Submitted by Suanne Z. Thamm
Reporter – News Analyst
April 20, 2022

It remains to be seen whether the General Obligation Bond (GOB) referendum for the City of Fernandina Beach is dead for this Commission or whether like a phoenix rising from the ashes, it can be resuscitated in time for voters’ consideration during the 2022 General Election in November.  

At this time it appears that other than Commissioner Chip Ross, no other Commissioner wants to proceed to ask voters to approve a $20M bond that would be paid off in 30 years — at interest rates that remain low for the present — to address many capital needs that have been unfunded for years.  And yet in January, City Commissioners were in agreement that asking voters to approve a bond seemed the only realistic way to address problems of deferred maintenance that were in danger of causing the City to reach a tipping point.

At its January 26, 2022, Goal-Setting Workshop, the City Commission directed the City Manager to prepare a list of projects that require significant funding that would be appropriate for a bond referendum. A GOB appeared to be the only way the City could be assured of addressing long-standing problems that had been “kicked down the road” by previous City Commissions for lack of funding and reluctance to borrow money: extending shoreline stabilization efforts to prevent downtown flooding during high tides and storms; improving downtown lighting, sidewalks and landscaping; purchasing land for Greenway expansion; repairing or replacing deficient beach accesses; and upgrading City facilities, primarily those under the stewardship of the Parks and Recreation Department.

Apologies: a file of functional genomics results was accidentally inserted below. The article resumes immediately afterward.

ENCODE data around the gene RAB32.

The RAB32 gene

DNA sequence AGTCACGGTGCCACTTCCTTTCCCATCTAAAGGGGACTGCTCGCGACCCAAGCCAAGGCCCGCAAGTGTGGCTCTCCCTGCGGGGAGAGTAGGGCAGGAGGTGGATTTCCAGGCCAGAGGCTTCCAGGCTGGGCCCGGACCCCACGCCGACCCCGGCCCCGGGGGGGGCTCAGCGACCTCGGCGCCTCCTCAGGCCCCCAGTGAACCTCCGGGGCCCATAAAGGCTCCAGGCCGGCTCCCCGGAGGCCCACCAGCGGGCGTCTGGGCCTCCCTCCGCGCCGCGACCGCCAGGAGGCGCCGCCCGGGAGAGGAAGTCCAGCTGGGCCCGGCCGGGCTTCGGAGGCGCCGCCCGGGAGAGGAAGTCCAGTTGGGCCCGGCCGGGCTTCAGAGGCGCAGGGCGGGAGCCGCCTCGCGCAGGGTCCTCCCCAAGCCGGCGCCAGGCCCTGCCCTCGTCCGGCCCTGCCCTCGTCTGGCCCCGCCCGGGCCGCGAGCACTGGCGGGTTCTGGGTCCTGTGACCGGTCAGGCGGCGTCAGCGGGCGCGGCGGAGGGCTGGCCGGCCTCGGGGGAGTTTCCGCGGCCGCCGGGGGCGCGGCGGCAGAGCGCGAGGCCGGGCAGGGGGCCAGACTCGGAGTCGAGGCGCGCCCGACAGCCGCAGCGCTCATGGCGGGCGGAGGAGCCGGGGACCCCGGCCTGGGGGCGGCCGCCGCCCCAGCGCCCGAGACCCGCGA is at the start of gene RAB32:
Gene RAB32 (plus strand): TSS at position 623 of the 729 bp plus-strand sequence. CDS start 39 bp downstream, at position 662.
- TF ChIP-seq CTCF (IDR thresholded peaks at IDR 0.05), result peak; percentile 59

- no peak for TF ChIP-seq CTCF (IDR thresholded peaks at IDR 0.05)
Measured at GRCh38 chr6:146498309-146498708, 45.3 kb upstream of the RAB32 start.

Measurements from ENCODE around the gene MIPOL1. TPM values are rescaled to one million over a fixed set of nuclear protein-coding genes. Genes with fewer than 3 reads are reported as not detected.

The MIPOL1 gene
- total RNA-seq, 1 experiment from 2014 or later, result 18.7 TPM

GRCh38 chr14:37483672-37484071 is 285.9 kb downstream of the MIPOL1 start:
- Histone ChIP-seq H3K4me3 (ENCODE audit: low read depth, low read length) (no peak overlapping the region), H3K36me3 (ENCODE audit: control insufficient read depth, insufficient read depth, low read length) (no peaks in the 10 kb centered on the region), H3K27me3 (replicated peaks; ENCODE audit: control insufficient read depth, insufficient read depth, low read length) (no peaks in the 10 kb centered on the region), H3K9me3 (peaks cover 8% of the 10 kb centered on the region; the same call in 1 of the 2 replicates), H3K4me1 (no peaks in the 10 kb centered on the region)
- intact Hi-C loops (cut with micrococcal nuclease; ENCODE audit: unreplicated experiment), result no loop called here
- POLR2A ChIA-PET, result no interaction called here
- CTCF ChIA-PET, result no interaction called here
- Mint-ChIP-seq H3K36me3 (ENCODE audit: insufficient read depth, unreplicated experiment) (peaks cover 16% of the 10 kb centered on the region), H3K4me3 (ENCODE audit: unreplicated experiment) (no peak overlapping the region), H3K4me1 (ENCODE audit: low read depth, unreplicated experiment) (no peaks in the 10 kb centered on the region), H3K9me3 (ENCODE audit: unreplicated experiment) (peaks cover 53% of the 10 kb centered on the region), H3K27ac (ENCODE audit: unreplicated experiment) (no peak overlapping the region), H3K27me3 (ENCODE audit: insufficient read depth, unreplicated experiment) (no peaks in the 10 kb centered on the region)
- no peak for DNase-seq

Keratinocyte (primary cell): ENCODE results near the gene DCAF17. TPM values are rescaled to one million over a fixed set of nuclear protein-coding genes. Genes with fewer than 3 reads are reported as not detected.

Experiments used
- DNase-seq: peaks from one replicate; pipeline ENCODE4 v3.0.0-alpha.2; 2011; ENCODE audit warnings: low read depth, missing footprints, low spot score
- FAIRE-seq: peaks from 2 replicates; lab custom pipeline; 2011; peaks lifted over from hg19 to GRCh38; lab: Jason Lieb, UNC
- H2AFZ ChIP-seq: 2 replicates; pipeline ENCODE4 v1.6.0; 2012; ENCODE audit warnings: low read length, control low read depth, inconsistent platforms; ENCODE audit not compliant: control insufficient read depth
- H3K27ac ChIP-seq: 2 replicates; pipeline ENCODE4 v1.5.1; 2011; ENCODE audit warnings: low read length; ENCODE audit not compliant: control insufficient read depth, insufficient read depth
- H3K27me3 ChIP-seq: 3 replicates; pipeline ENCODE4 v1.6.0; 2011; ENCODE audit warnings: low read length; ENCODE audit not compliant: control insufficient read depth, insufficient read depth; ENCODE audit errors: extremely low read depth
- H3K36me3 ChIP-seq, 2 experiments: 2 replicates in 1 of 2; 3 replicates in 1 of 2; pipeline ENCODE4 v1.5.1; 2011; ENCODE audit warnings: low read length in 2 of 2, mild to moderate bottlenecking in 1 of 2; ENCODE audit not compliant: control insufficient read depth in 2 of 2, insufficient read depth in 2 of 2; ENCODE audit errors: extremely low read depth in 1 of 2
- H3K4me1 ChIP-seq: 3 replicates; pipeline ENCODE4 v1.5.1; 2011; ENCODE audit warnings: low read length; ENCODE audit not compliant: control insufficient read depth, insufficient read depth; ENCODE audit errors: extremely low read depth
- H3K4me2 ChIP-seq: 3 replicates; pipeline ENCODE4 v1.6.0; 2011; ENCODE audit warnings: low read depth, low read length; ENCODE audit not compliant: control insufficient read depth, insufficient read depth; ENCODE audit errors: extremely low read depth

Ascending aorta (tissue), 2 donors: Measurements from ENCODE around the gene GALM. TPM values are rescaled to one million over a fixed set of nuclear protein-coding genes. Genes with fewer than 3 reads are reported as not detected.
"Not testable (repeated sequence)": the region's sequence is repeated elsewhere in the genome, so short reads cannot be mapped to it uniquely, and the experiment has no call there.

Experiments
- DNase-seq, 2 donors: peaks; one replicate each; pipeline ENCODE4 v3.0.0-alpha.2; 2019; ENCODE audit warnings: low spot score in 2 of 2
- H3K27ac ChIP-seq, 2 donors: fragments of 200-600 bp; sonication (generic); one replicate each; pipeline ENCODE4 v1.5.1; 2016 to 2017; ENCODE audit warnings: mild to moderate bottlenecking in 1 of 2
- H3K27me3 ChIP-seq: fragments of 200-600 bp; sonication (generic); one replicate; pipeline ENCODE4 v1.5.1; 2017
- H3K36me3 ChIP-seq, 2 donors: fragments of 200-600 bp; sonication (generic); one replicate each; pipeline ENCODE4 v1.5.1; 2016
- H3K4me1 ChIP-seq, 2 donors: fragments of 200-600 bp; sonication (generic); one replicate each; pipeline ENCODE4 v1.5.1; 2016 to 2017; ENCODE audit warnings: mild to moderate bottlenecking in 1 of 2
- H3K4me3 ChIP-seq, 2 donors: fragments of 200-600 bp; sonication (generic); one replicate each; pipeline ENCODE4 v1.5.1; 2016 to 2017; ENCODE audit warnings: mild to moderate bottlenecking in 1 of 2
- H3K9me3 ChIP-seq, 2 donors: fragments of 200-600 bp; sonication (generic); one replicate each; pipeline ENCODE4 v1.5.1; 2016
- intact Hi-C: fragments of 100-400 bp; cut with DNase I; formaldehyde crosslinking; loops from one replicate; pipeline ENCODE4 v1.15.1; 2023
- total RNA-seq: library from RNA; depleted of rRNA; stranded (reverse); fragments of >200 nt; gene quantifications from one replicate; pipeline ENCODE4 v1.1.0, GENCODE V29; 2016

The FBCC had previously held a workshop in August 2021 to discuss the need for a bond referendum in 2022.

Staff presented the list at the Commission’s March 1, 2022, Workshop, and subsequently consulted with bond counsel and reviewed deadlines for submission to the Supervisor of Elections for placing ballot items. Resolution 2022-66 was intended to provide the City Manager direction regarding which of those projects should be presented to the voters for funding via a GOB.

This item was considered at the City Commission meeting on April 5, 2022, and was postponed to the April 19, 2022 meeting.

At the April 19, 2022, Regular Meeting of the Fernandina Beach City Commission (FBCC), City staff sought direction on moving forward with the GOB referendum, which previously appeared to have unanimous support from Commissioners. 

Commissioner Chip Ross moved approval of Resolution 2022-66 calling for a citizen referendum during the November General Election seeking approval for a $20M GOB to be repaid over 30 years.  Ross advocated allocating the bond revenue as follows:

  • $8M – waterfront resiliency (City owned property only)
  • $8M – downtown renovations
  • $1.1M – beach accesses
  • $1M – Greenway expansion
  • $1.9M – City parks and facilities renovations

Ross expressed a willingness to talk about the allocations he proposed, but said that he had gotten the estimates from the City Engineer.

Ross said, “These projects have been talked about for years, but never delivered because we couldn’t figure out how to pay for them.  This Resolution gives the City electorate the right to decide if they want them.  Is it perfect?  Will it cover all the funding needed?  No — but it will get us going in the right direction.  I think it is a good start to get us going on many promises made over the years.”

Vice Mayor Len Kreger who had seconded Ross’ motion for discussion, restated his position of not supporting a “smorgasbord” of funding needs, but wanting the entire $20M to be spent on shoreline stabilization.  He said that none of the projects suggested for downtown appeared on the City’s capital improvement plan.

Commissioner Bradley Bean, who had previously announced support for downtown improvements, indicated that as far as he was concerned, downtown was fine.  He liked the existing lighting, which City staff said needed replacement for several reasons, including the fact that the poles do not meet wind load requirements. “A bond isn’t inherently bad,” he said.  “We can do it if we have the right projects, and I don’t think this current line up is the right projects.”